In most papers it was assumed that experts and technocrats have a body of specialized knowledge which defines their comprehension of situations, problems and solutions. What was not brought out was that experts and their knowledge often have built-in biases and assumptions, which need to be re-examined in relation to the new situation and people concerned. Who defines the problem (the professional expert or the so-called beneficiaries), is significant because the definition of the problem in itself confers control over the situation. The professional reformer defines the problem in ways that maximize his own power and control over the situation. Similarly the beneficiaries are likely to define the problem in ways meaningful to them and which give them the control of resources.
Out of nine papers reviewed only one paper was by a woman. It was interesting that only in this paper was the problem of agro-forestry discussed from the perspective of women. In agro-forestry projects, especially those having components dealing with fuel, fodder, animal management, etc., women are the main workers. And yet it was rare to find that projects were formulated taking into account the needs and activities of women. With "male" and so-called "developmental" perspectives, projects often end up by making drudgery and the quality of life worse for women.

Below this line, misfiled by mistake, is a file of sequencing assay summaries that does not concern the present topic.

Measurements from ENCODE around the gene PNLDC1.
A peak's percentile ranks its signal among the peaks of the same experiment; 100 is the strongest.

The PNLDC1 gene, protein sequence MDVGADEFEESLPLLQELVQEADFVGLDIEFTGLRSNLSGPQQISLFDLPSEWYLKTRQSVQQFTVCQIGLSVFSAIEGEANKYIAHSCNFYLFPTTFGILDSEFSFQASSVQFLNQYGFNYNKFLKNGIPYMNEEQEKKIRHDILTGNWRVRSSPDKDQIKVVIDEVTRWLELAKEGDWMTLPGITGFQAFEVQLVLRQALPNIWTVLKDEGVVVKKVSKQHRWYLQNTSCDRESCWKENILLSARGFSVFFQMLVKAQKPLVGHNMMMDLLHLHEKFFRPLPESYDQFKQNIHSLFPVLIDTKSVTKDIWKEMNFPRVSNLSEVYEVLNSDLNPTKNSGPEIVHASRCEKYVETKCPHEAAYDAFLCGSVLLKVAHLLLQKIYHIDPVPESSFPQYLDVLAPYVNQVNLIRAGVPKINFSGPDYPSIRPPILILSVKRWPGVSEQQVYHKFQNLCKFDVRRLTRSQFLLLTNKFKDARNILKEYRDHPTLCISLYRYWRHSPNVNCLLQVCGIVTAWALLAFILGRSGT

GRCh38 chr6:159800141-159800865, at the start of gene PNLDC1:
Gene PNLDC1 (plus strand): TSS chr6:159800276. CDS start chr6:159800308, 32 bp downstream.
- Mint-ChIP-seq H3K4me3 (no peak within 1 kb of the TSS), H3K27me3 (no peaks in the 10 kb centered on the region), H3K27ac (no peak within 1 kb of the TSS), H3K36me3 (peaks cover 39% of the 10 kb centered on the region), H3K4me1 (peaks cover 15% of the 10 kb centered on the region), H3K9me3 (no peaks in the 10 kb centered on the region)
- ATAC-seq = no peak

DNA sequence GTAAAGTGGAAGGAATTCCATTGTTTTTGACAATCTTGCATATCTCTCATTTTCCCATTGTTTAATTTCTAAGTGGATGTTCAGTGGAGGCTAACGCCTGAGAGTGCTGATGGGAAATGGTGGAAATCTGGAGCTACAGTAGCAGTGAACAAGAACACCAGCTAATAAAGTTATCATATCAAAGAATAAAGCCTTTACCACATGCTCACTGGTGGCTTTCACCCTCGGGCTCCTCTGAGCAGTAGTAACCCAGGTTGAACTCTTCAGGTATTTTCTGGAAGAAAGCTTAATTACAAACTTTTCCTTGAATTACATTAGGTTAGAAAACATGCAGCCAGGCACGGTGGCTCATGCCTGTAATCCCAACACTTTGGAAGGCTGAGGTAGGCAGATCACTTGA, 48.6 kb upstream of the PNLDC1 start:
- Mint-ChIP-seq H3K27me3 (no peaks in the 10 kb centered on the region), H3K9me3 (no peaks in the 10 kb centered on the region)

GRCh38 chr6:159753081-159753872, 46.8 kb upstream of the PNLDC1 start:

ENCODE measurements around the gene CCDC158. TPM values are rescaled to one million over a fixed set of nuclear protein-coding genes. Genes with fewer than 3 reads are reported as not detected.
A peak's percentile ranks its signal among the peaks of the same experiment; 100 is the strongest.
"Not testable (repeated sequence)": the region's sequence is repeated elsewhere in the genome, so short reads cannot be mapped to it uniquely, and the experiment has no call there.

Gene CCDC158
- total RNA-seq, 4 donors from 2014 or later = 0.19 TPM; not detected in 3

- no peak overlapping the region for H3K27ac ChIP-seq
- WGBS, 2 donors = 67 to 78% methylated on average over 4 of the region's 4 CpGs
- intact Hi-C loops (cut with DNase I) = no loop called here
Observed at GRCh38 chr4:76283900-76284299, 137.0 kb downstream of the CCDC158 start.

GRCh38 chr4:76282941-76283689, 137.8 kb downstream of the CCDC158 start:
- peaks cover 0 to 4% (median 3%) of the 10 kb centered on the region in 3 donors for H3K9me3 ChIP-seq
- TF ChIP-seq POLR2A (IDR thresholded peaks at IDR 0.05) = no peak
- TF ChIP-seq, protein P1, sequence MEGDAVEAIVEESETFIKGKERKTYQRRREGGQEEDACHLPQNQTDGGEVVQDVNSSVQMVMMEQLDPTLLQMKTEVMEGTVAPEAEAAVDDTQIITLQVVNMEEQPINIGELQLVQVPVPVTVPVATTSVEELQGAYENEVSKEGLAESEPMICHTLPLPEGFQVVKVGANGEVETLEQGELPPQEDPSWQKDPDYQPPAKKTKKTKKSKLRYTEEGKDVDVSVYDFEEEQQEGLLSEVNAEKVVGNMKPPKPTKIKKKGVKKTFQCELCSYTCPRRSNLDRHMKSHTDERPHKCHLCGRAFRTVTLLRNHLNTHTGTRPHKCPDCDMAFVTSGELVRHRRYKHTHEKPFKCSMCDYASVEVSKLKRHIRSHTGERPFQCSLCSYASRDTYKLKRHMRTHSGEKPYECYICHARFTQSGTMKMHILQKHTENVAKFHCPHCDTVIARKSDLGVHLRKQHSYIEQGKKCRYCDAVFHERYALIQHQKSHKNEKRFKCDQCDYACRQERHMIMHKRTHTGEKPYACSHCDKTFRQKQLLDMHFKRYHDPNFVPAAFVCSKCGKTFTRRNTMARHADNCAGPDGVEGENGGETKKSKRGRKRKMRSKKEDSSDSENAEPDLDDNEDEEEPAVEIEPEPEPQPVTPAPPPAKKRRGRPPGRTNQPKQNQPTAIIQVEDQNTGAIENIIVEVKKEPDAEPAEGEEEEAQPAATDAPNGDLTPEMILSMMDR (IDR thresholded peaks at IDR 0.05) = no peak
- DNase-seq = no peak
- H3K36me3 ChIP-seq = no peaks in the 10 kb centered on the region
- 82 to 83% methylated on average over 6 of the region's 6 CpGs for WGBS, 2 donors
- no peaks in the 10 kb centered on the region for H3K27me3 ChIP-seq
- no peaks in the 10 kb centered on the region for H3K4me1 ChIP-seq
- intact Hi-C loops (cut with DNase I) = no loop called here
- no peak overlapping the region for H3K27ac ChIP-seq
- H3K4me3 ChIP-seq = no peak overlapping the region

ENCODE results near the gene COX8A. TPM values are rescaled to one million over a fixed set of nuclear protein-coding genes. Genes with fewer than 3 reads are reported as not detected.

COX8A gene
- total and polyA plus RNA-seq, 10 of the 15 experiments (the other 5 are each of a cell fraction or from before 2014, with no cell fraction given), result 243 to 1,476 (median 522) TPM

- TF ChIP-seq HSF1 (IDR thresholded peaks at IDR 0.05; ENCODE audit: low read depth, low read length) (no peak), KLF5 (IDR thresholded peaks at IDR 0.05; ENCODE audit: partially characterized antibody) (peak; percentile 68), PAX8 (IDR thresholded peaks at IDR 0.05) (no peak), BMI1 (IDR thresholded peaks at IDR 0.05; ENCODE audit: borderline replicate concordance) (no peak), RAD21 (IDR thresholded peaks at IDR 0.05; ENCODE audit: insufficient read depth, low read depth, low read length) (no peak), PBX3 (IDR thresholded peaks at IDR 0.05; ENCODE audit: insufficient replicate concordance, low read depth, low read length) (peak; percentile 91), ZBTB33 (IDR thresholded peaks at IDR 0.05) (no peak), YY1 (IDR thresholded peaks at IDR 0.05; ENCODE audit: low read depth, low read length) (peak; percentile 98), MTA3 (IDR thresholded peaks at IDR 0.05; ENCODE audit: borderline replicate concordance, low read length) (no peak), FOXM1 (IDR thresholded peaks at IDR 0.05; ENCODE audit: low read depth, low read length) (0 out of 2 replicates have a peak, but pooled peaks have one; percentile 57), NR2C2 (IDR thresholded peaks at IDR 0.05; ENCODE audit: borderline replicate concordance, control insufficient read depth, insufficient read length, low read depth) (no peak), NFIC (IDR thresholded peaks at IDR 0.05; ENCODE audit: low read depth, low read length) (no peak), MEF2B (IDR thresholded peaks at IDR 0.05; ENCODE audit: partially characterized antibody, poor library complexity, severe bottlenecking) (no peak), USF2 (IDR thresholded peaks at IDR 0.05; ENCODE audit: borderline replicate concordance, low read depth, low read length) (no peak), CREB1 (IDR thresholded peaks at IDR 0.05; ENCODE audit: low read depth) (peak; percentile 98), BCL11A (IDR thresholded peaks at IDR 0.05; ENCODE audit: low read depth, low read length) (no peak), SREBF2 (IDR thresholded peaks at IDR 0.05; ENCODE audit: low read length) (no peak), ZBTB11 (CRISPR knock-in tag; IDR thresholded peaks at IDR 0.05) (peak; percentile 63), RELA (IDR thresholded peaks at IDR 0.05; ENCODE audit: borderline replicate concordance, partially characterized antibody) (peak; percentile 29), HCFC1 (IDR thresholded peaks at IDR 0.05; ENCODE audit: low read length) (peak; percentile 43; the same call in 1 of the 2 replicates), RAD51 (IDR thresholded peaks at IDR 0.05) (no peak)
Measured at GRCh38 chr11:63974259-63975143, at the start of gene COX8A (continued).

A recent example is from a remote Himalayan village, Dungra-Paitaoli, where women defied their menfolk in deciding on the choice of land use and protection of trees. The men wanted to sell a nearby forest to the Uttar Pradesh government so that it could be converted into a potato farm. But the women defeated this move. They already spent several hours collecting firewood and would have to spend more time walking, at least another five kilometres every day, to fetch fuel and fodder. The men wanted a potato farm for its cash income which they could convert into drink, but also for other "benefits of progress" a motorable road, a bus connection, perhaps a school which they hoped the potato farm would bring.
Influential villagers including the village head did not like the women's protest. They turned the question of land use into a men versus women issue and warned the villagers against accepting the leadership of women. They spread rumours that the village had been blacklisted because of the women's movement, that their youth would not be recruited to the army nor would the village be supplied with essential items like salt and kerosene. These rumours frightened the women but they were not prepared to withdraw their decision.